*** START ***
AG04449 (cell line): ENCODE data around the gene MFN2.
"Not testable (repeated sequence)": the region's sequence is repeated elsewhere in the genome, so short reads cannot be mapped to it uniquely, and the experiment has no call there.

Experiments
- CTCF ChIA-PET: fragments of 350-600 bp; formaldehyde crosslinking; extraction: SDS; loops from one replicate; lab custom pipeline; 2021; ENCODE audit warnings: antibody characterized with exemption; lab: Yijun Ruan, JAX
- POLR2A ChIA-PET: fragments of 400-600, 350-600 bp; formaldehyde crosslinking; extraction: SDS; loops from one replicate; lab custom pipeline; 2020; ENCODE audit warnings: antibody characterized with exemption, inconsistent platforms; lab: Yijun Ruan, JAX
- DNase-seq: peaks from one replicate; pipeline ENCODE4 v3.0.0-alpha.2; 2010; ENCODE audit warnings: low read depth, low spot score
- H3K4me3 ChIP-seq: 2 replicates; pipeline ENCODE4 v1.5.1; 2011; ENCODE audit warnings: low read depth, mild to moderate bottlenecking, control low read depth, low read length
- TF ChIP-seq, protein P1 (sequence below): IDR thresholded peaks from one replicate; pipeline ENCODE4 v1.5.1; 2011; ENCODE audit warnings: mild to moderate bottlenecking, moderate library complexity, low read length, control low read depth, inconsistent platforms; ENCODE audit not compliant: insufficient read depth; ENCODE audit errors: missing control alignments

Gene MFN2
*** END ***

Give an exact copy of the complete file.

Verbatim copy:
AG04449 (cell line): ENCODE data around the gene MFN2.
"Not testable (repeated sequence)": the region's sequence is repeated elsewhere in the genome, so short reads cannot be mapped to it uniquely, and the experiment has no call there.

Experiments
- CTCF ChIA-PET: fragments of 350-600 bp; formaldehyde crosslinking; extraction: SDS; loops from one replicate; lab custom pipeline; 2021; ENCODE audit warnings: antibody characterized with exemption; lab: Yijun Ruan, JAX
- POLR2A ChIA-PET: fragments of 400-600, 350-600 bp; formaldehyde crosslinking; extraction: SDS; loops from one replicate; lab custom pipeline; 2020; ENCODE audit warnings: antibody characterized with exemption, inconsistent platforms; lab: Yijun Ruan, JAX
- DNase-seq: peaks from one replicate; pipeline ENCODE4 v3.0.0-alpha.2; 2010; ENCODE audit warnings: low read depth, low spot score
- H3K4me3 ChIP-seq: 2 replicates; pipeline ENCODE4 v1.5.1; 2011; ENCODE audit warnings: low read depth, mild to moderate bottlenecking, control low read depth, low read length
- TF ChIP-seq, protein P1 (sequence below): IDR thresholded peaks from one replicate; pipeline ENCODE4 v1.5.1; 2011; ENCODE audit warnings: mild to moderate bottlenecking, moderate library complexity, low read length, control low read depth, inconsistent platforms; ENCODE audit not compliant: insufficient read depth; ENCODE audit errors: missing control alignments

Gene MFN2